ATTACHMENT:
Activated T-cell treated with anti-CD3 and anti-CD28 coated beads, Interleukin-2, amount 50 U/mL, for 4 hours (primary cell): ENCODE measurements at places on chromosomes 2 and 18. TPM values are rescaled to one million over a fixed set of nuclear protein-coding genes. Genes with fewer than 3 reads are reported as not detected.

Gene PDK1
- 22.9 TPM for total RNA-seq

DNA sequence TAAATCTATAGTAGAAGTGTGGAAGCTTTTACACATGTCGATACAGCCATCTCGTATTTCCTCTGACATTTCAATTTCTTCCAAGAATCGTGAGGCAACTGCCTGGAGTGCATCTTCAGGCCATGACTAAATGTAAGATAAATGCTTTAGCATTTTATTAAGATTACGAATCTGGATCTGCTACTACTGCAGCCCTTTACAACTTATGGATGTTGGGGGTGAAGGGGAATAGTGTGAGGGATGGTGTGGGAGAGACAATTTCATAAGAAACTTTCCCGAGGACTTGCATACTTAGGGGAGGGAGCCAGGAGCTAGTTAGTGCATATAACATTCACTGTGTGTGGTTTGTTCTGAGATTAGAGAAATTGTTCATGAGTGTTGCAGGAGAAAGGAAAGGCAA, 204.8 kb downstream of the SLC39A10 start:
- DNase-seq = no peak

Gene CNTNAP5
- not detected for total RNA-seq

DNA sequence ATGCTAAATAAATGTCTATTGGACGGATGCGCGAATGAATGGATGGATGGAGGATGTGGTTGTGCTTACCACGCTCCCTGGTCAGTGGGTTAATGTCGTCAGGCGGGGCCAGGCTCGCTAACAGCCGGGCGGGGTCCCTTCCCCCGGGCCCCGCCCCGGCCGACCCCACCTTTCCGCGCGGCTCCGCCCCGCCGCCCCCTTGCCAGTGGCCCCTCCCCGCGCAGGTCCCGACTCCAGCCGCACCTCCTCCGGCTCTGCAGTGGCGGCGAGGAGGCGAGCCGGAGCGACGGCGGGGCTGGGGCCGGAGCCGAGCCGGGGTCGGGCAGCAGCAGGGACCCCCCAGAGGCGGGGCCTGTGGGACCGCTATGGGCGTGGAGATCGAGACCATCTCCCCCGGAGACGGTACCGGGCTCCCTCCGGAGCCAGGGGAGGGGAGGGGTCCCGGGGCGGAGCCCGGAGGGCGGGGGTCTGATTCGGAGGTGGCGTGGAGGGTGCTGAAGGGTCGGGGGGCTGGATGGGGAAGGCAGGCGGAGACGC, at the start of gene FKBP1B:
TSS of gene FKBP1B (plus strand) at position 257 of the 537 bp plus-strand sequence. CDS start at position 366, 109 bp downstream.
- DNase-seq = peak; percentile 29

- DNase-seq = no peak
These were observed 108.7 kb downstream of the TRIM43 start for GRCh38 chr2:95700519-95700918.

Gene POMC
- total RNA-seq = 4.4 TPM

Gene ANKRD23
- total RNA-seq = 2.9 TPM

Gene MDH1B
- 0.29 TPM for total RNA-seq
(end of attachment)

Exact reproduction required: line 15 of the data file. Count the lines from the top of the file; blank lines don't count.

Gene ANKRD23